Authors: Karla M. Rojas and Alessandra Saraccini
12th of April, 2021
What once used to be a green, rich, and biodiverse ecosystem, with an abundance of fishing and farming resources, is now a victim of ecocide. This is the reality of the Niger Delta, a region which is facing irreversible environmental damage to its flora and fauna, and whose local communities have lost basic human rights, such as health and access to food and clear water.
Who is responsible for this?
For over half a century, the Niger Delta has been environmentally abused by the petroleum industry, with a reported annual average of 2300 cubic meters of oil spills – although the World Bank claims that the real estimate is as much as 10 times higher.
Among some of the most catastrophic events in the region are the 2008 oil spills in the villages of Oruma and Goi, where multinational Royal Dutch Shell was the operator of the leaking pipelines.
With the support of Friends of the Earth Netherlands and Amnesty International, local Nigerian fishermen and farmers were able to file a lawsuit against Shell, holding it accountable for the damages caused to their ecosystem, farms, and community.
However, Shell claimed that it is not responsible for the petroleum spills. These were a result of one of the innumerous Nigerail oil thefts, through which local communities bring petroleum to the many illegal oil refineries. In fact, it is estimated that almost 30% of oil spill accidents are caused by failures in engaging in this business.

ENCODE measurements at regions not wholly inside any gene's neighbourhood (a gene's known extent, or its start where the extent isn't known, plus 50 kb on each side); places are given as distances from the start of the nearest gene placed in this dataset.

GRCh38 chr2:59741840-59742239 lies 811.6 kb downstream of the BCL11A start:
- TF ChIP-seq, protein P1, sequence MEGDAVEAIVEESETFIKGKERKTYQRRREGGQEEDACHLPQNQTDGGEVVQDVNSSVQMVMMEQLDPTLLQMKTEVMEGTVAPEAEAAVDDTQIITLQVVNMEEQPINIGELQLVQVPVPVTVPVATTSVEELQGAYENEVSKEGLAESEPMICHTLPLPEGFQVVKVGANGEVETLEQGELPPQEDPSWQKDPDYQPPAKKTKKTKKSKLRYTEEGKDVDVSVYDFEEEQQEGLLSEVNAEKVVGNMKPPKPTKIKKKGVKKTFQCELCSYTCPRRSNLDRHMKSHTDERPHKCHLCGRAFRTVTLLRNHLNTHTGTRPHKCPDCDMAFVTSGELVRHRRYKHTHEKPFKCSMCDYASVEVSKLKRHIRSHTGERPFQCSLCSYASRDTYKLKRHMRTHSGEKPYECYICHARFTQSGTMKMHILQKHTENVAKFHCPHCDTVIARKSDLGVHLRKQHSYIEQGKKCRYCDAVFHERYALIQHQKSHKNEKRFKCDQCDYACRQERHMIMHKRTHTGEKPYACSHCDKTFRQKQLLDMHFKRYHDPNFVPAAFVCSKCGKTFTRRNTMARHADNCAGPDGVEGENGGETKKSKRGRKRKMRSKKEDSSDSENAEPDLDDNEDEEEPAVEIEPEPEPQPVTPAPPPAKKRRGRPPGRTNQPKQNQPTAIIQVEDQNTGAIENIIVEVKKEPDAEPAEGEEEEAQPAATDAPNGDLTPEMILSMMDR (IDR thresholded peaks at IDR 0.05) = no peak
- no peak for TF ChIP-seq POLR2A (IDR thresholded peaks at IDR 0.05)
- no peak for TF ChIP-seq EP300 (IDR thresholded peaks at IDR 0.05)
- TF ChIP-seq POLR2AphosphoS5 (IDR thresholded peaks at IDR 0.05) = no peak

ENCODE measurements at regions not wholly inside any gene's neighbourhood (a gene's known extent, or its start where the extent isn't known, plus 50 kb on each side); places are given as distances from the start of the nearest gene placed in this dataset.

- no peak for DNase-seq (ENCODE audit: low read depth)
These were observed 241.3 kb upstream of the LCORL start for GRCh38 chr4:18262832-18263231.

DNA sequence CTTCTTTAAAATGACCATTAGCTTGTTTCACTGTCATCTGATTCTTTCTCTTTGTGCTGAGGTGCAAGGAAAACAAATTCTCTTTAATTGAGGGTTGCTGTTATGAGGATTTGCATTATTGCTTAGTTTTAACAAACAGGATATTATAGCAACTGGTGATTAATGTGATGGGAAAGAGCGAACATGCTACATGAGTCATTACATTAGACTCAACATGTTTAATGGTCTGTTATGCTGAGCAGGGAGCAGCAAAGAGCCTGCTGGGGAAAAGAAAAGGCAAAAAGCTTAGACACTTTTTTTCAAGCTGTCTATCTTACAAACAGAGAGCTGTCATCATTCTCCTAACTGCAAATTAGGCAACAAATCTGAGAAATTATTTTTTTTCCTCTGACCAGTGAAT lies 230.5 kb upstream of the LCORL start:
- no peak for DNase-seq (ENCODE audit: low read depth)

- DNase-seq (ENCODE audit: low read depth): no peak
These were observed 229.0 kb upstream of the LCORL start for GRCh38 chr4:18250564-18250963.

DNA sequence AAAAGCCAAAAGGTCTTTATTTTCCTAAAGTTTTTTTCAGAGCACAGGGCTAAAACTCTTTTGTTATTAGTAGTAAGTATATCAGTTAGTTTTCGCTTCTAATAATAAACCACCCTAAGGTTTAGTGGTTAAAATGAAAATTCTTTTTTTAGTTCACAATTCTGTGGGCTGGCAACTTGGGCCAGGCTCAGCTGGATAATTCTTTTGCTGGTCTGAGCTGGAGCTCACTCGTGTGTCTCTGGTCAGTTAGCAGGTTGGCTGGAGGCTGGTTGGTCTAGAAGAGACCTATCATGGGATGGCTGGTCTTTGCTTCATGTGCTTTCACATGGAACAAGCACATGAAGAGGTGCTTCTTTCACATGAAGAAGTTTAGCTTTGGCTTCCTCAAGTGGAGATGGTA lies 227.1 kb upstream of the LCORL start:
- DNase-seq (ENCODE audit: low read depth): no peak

In addition, Shell claimed to have supported the Nigerian community in sufficient clean up interventions and monetary compensations.
Shell’s commitment to a more sustainable energy system and a net-zero emissions business by 2050 supports this hypothesis, in that it shows their willingness to have a positive impact on the environment.
After 13 years…
… The Dutch appeals court has ruled that the Nigerian branch of multinational Royal Dutch Shell is responsible for the 2008 oils spills and must compensate for the damages caused, as well as install a leakage detection system in the Nigerian Delta pipelines.
Should Shell really be held accountable? Is there enough proof of sabotage of the 2008 accident? What makes this court ruling a historical one?
Listen to our podcast to find out more…
Or, if you prefer, read our infographic to quickly get informed about the topic…
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